1889 the first four-stroke gas engine was built by the Ganz factory

1893 the manufacture of the paraffin- and petrol-fuelled engine with carburettor

1898 the start of the manufacture of the engines with the Bánki water injection system

1908 the introduction of a new petrol engine type, the series Am

1913 the manufacture of the Büssing petrol engines for truck vehicles

1916 the manufacture of petrol engines, type Fiat

1920 the usage of petrol engines for suction gas engine operation

1924 Mr. György JENDRASSIK started his engine development activity

1928 there was finished the first railway Diesel engine according to the plans of Ganz-Jendrassik

1929 the first export delivery of a railway engine according to the System of Ganz-Jendrassik

1934 there was an engine reliability World Competition in the USSR where the Ganz engine achieved the best consumption in its category

1944 the first application of the engine type XII JV 170/240 in the motor-train set

1953 modernization of the Diesel engines System Ganz-Jendrassik type

1959 the union of the Ganz factory and the MÁVAG company, establishing of the Ganz-MÁVAG


The Ganz Works identified the significance of induction motor and commissioned Kálmán Kandó (1869-1931) to develop it. After construction of different types, Kálmán Kandó initiated the development of railway electric traction with induction motor of alternating current by the Ganz Works. The Ganz Works won the tender of electrification of railway of Valtellina Railways in 1897. Under the management and on the base of plans of Kálmán Kandó, three phase electric traction (two upper wires + rails) of feed 3 kV and 15 Hz - produced by a different power station - was realized for thirty years from 1902.

After the World War 1, in the frames of the Ganz Works, Kálmán Kandó constructed one-phase railway electric system of 16 kV and 50 Hz incipient all over the world. Its main attribute was the feed by normal network, so additional power station became unnecessary. Consequently, Hungarian electric traction could be formed according to the country's energy management. Kálmán Kandó adapted the speed-torque curve to electric traction through changing the phase number and pole number. Kálmán Kandó built phase shifter in the locomotives forming speed levels.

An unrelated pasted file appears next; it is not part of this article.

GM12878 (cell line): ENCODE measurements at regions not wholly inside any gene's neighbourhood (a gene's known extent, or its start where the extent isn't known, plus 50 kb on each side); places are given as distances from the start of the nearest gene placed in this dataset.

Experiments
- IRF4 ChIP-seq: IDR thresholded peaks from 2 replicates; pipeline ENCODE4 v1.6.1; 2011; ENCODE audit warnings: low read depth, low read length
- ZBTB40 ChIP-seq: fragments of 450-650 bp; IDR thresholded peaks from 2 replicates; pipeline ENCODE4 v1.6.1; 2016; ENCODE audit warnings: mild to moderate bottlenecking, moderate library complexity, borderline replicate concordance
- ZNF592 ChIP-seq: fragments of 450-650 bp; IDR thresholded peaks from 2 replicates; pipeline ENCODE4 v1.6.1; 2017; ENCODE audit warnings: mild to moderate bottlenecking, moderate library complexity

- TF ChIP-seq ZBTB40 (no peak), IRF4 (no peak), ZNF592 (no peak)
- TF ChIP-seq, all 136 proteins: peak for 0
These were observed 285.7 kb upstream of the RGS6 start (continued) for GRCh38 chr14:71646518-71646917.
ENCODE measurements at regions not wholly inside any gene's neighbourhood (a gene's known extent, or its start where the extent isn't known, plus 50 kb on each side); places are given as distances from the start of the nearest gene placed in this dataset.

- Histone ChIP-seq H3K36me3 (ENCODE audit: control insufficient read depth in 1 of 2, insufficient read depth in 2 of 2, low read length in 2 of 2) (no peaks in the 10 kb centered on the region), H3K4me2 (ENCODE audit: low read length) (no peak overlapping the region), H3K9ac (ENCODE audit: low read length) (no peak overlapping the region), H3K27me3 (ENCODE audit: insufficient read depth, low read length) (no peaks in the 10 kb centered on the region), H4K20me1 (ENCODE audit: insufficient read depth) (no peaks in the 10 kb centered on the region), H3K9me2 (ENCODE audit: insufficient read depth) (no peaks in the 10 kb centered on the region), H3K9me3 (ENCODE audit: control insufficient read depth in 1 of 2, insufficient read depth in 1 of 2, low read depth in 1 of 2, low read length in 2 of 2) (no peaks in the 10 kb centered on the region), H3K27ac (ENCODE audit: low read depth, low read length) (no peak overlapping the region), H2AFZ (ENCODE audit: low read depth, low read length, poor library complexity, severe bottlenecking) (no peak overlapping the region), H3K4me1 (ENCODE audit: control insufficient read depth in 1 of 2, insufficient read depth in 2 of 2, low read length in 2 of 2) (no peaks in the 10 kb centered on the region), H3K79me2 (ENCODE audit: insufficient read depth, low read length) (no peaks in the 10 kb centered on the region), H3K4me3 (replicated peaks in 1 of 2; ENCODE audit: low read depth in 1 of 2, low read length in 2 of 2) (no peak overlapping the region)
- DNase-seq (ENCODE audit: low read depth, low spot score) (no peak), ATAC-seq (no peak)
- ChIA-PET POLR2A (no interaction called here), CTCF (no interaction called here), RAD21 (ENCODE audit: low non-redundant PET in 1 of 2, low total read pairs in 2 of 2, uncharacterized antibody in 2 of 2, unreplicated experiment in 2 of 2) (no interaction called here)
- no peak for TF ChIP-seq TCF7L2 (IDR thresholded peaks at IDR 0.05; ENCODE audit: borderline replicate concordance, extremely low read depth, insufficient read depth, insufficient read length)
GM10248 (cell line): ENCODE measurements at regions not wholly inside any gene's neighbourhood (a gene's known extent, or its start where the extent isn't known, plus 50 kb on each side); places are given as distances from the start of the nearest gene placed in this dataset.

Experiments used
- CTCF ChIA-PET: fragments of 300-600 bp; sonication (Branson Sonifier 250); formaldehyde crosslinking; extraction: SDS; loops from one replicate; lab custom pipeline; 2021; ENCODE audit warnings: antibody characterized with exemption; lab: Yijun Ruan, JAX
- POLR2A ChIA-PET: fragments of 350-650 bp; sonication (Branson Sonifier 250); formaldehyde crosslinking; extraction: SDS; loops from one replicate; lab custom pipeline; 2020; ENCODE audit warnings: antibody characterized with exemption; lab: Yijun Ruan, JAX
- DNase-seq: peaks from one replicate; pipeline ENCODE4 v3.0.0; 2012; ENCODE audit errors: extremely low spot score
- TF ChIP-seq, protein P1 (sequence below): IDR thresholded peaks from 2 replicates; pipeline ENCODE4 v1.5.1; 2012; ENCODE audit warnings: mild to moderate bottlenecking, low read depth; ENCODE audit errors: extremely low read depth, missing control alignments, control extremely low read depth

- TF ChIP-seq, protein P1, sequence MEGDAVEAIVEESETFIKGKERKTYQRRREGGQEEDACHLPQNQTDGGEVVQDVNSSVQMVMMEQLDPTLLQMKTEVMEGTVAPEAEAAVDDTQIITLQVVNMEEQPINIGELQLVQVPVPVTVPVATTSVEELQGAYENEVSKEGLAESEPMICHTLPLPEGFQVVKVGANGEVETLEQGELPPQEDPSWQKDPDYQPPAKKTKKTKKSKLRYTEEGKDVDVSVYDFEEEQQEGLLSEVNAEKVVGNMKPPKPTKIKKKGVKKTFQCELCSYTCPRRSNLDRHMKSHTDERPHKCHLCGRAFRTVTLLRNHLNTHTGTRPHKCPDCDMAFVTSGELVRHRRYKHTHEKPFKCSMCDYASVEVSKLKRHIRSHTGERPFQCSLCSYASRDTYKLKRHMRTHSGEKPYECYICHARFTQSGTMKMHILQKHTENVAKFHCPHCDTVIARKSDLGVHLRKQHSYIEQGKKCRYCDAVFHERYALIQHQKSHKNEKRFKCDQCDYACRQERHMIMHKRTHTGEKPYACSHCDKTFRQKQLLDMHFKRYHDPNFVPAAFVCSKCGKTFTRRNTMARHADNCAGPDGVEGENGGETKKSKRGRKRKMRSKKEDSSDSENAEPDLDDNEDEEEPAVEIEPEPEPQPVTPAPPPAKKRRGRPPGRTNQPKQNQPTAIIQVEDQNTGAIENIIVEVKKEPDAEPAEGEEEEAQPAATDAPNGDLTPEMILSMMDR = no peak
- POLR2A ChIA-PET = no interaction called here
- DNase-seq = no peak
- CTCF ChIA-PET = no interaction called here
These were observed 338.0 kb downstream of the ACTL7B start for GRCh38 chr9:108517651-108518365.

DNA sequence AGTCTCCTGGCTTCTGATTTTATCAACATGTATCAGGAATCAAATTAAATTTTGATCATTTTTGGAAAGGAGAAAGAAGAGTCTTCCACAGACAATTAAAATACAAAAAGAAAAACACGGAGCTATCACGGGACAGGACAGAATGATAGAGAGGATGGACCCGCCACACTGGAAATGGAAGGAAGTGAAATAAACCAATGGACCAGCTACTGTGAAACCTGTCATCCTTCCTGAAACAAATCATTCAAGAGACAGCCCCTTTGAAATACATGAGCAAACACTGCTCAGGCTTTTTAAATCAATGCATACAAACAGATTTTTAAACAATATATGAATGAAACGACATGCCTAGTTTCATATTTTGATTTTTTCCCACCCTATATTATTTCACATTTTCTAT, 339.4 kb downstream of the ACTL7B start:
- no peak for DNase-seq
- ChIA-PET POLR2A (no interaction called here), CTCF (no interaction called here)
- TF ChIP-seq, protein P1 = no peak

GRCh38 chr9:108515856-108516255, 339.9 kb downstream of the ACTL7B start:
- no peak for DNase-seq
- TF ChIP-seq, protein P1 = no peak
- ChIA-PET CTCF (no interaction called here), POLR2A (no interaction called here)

Because of early death of Kálmán Kandó, László Verebély continued the work for the Hungarian Railways (MÁV). Moreover, he managed the construction of a nationwide power station (Bánhida) supplying as the railways as Budapest with electric power by transmission line of 110 kV. He elaborated the first plans of the nationwide cooperation of electric energy. In the 1930s he organized the Department of Electric Stations and Railways of the BMGE, so he became a professor of a significant branch of heavy current engineering.

In 1959 Ganz merged with the MÁVAG company and was renamed Ganz-MÁVAG.


As Ganz Danubius, the company became involved in shipbuilding before, and during, World War I. Ganz was responsible for building the dreadnought Szent Istvan,supplied the machinery for the cruiser Novara, and built U-boats at its shipyard in Budapestmarker, for final assembly at Fiumemarker. Several U-Boats of the U-27 class were completed, and a number of others were laid down, remaining incomplete at the war's end. The company built some ocean liners too.


The world's first turboprop jet was the Jendrassik Cs-1 designed by the Hungarian mechanical engineer György Jendrassik. It was produced and tested in the Ganz factory in Budapest between 1939 and 1942. It was planned to fit to the Varga RMI-1 X/H twin-engined reconnaissance bomber designed by László Varga in 1940, but the program was cancelled. Jendrassik had also designed a small-scale 75 kW turboprop in 1937.

Rail Rolling Stock

In 1982 - 1983 Ganz-Mávag supplied an order for electric multiple units to New Zealand Railways Corporation for Wellington suburban services. The order was made in 1979, and was for 44 powered units and 44 trailer units, see NZR EM class.

A Tranz Metro EM class Ganz-Mávag unit in service in the Hutt Valley, New Zealand

A series V63 Ganz-Mávag electric locomotive of Hungarian State Railways

In 1976 Ganz-Mávag supplied ten (standard gauge) 3-car diesel trainset to the Hellenic Railways Organisation (OSE), designated as Class AA-91 and four (metric gauge) 4-car trainsets, designated as Class A-6451. In 1981-82 Ganz-Mávag supplied to OSE 11 B-B diesel-hydraulic DHM7-9 locomotives, designated as class A-251. Finally, in 1983, OSE bought eleven 3-car metric gauge trainsets, designated as Class A-6461. All these locomotives and trainsets have been withdrawn with the exception of one standard and one metric gauge trainset.


  1. Ganz is now CG Retrieved 2009-11-28.
  2. Ganz-Škoda Electric Ltd.
  5. Sieche article on KuK U-Boats

External links